Additionally, the fund that reimburses doctors and other providers caring for uninsured individuals is going to run out of funding in March, the official said, and will be scaled back "starting next week" and "(ending) completely in early April."

"This means doctors, nurses, pharmacists, labs and other health care providers will no longer be reimbursed for tests, treatments and vaccinations for people without health insurance," the official said.

A lack of funding will also impact the administration's efforts to help vaccinate the world and mitigate future variants.

"This will devastate our ability to ensure these countries can effectively deploy safe and effective vaccines, and leaving large unvaccinated populations worldwide will increase the risk of new, deadly emerging variants emerging that could evade our current vaccines and treatments," the official said, adding that it will also impact USAID's ability to provide therapeutic oxygen and other humanitarian aid to countries in need.

A second senior administration official warned of impacts to research and development.

"Without additional support from Congress, NIH (National Institutes of Health) and BARDA (Biomedical Advanced Research and Development Authority) will lack the funding needed to accelerate research and development of next generation vaccines that provide broader and more durable protection, including a vaccine that protects against a range of variants. We'll face a similar challenge on treatments," the second official said.

That, the official continued, "will leave the nation vulnerable in the face of a new variant or a new surge."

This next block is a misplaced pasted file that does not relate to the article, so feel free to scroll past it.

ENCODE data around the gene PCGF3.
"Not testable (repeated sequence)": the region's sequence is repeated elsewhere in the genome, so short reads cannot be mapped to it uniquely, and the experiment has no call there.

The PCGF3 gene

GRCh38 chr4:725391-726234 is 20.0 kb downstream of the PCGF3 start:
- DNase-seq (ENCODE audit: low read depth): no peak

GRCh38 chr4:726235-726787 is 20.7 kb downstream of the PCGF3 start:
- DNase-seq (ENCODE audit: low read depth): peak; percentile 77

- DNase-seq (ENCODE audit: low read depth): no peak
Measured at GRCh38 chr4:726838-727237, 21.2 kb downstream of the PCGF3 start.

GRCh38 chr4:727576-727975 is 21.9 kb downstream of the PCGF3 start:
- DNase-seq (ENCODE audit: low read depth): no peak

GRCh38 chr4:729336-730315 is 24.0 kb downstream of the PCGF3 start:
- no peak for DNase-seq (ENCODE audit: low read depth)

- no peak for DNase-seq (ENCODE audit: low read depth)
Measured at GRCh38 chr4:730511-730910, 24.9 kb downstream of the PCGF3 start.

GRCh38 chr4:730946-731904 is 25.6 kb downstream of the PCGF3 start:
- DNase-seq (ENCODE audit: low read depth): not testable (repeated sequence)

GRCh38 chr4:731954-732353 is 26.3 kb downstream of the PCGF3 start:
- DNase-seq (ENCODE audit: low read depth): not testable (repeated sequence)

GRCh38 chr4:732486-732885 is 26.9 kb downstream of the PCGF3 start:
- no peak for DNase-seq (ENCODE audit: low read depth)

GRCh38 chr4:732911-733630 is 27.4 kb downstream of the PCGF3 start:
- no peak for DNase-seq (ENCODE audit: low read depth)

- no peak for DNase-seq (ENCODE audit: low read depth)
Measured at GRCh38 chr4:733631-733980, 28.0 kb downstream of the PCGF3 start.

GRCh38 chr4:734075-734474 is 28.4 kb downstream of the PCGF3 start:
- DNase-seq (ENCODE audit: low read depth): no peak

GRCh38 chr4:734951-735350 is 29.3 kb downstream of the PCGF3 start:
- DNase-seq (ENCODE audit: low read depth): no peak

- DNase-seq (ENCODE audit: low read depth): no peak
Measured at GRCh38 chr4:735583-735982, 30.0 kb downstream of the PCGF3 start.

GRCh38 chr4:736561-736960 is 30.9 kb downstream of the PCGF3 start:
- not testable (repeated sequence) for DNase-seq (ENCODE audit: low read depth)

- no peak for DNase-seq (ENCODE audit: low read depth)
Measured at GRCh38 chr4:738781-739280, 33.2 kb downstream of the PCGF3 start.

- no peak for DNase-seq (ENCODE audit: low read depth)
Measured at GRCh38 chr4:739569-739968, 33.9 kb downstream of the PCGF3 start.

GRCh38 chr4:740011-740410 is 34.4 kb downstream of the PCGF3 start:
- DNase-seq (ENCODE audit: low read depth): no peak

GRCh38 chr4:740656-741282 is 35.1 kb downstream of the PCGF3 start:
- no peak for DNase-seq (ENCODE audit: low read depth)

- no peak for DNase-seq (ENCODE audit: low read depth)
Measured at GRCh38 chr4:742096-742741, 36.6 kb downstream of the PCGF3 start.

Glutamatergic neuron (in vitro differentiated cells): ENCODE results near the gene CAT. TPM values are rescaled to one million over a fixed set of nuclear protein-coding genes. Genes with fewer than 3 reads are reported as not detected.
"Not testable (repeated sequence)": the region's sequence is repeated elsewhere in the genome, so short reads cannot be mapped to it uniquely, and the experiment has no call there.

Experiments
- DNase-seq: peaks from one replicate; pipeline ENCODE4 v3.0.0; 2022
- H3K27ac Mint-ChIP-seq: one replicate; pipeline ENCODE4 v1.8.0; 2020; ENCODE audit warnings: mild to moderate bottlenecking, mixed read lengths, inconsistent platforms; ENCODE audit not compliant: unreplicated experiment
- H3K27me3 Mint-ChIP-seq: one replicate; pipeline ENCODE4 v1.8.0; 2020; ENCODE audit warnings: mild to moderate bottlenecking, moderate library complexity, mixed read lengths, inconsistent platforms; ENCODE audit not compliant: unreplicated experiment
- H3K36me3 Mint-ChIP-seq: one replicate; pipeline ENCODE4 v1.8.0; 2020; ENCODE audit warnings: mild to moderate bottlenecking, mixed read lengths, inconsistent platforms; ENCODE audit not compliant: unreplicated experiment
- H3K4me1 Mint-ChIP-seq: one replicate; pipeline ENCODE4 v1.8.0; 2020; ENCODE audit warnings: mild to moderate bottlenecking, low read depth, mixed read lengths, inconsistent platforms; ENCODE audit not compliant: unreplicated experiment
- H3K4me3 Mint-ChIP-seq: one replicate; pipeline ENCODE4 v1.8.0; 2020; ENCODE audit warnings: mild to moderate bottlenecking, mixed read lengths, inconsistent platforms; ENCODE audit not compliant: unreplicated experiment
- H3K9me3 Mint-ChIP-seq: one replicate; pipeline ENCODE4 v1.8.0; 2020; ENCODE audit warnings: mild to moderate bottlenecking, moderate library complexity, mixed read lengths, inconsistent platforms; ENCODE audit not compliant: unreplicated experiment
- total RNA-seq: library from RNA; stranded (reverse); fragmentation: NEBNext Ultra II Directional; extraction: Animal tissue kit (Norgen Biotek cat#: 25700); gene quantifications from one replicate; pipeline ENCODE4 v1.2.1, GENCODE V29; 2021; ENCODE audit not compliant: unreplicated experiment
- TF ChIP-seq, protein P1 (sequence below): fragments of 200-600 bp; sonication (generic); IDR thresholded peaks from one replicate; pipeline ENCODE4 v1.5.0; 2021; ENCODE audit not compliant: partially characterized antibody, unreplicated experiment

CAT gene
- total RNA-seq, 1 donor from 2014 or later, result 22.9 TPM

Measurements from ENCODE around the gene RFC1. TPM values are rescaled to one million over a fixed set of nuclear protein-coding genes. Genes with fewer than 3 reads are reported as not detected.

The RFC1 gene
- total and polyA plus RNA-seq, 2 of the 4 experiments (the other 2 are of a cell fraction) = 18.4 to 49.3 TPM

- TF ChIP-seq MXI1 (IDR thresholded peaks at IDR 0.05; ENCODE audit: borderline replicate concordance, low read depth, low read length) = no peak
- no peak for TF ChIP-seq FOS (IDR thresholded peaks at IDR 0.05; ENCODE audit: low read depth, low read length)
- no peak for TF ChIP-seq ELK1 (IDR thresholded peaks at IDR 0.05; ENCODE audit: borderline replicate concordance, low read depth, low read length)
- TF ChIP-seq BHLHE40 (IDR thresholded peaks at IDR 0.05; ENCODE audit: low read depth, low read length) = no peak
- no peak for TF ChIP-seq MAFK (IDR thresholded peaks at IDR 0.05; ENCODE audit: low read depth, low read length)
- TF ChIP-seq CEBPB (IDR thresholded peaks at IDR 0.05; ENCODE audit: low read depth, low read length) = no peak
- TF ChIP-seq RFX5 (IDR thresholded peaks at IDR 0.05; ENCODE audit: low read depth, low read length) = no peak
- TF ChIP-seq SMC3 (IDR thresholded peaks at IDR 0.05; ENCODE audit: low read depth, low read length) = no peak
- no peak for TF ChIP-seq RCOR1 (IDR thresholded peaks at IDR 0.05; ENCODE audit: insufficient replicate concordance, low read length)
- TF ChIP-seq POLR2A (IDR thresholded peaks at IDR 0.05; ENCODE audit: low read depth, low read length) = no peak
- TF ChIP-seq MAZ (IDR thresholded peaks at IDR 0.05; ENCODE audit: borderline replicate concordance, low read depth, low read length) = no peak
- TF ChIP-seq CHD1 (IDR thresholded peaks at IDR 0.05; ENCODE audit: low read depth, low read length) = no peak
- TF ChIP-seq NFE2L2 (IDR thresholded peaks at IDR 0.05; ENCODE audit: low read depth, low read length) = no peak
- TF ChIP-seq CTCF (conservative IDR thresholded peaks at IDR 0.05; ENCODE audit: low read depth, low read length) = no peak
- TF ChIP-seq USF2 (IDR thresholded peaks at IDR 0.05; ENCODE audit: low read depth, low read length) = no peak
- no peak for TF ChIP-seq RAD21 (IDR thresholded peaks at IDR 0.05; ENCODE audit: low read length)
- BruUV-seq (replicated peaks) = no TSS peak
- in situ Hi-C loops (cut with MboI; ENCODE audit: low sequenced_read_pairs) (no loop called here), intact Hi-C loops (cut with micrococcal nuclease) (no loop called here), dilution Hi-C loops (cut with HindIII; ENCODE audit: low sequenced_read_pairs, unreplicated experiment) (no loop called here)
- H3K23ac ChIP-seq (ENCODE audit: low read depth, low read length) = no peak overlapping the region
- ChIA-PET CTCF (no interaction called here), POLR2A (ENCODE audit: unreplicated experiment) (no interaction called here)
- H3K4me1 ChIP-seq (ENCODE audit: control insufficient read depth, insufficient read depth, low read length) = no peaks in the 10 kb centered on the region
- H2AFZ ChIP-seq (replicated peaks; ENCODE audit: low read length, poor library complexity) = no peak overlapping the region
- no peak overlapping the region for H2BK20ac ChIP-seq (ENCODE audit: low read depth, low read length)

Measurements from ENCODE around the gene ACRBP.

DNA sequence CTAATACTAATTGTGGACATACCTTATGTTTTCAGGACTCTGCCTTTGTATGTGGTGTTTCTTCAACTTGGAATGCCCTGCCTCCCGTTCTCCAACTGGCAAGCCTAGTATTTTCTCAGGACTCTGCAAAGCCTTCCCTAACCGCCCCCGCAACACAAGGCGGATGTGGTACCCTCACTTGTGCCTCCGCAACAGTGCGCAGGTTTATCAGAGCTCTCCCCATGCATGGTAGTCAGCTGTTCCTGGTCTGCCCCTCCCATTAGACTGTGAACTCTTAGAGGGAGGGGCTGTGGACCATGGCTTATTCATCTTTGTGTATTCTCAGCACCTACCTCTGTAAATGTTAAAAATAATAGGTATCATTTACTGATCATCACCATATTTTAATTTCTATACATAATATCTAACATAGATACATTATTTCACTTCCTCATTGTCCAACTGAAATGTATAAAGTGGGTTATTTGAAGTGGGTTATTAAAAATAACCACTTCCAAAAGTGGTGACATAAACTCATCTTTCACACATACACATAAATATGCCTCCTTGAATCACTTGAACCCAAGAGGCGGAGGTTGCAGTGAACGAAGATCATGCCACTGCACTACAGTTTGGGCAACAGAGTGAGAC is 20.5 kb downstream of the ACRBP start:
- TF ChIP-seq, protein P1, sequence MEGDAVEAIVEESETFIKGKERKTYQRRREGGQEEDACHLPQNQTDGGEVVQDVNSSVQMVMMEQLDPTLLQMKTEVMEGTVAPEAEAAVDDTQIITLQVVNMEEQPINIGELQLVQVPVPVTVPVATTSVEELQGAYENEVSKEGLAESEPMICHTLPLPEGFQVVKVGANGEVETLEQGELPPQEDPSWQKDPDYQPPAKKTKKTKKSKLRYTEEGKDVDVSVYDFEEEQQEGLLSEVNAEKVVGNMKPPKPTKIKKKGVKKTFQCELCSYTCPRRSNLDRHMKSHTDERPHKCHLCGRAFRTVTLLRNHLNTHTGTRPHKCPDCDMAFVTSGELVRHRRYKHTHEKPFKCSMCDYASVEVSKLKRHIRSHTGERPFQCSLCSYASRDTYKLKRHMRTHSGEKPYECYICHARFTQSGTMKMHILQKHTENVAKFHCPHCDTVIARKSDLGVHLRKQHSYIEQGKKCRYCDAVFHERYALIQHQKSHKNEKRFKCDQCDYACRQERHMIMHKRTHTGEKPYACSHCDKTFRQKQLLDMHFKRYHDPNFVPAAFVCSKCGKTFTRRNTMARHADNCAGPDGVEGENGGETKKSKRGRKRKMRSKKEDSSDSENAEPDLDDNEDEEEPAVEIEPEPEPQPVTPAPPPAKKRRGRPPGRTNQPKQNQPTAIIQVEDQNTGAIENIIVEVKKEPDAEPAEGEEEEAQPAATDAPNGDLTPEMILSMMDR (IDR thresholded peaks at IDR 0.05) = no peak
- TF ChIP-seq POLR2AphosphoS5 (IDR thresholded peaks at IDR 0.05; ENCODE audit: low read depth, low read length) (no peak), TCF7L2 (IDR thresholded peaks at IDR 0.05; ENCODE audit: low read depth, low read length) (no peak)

And after last year's efforts to scale up domestic testing manufacturing amid the Omicron surge, the official warned that "without additional funding, we do not have the ability to maintain our domestic testing capacity beyond June," noting that Congress "risks squandering that capacity," which takes months to ramp up.

The first official noted that after June, domestic testing manufacturing capability will "greatly diminish."

The officials stood by the administration's initial request for $22.5 billion to fund these needs, stressing the importance of keeping the federal government's Covid response accessible to all Americans.

"Waiting to provide funding until we're in a worse spot with the virus will be too late. Importantly, when you consider the cost of all of these investments compared to the cost of what we will prevent in terms of hospitalizations, deaths and damages for health care systems and our economy, it is not a close call," the first official said.

White House coronavirus coordinator Jeff Zients also warned governors on a call Tuesday of "severe consequences" should Congress fail to pass additional funding, a White House official said.

"Jeff Zients outlined the severe consequences that a lack of funding from Congress will have on the resources and tools that every governor, in every state rely on from the federal government for their Covid-19 response," a White House official said. "He made clear that the successful partnership that the federal government has had with states throughout the last 14 months will be hindered without action from Congress to provide funding."

Similar concerns will also be directly communicated in a letter from the White House to congressional leadership Tuesday.

"Today, the White House will notify congressional leadership of the steps it will begin taking to stop critical Covid response efforts because Congress has not yet provided the funding requested by mid-March," a source familiar with the matter tells CNN.

Senior White House and administration officials -- including White House Covid-19 response coordinator Jeff Zients, acting Office of Management and Budget Director Shalanda Young and Health and Human Services Secretary Xavier Becerra -- have held over three dozen calls and meetings with bipartisan members of Congress to warn of the consequences of running out of Covid response funding, the source said Tuesday. There have also been at least 10 briefings on the matter since January 11.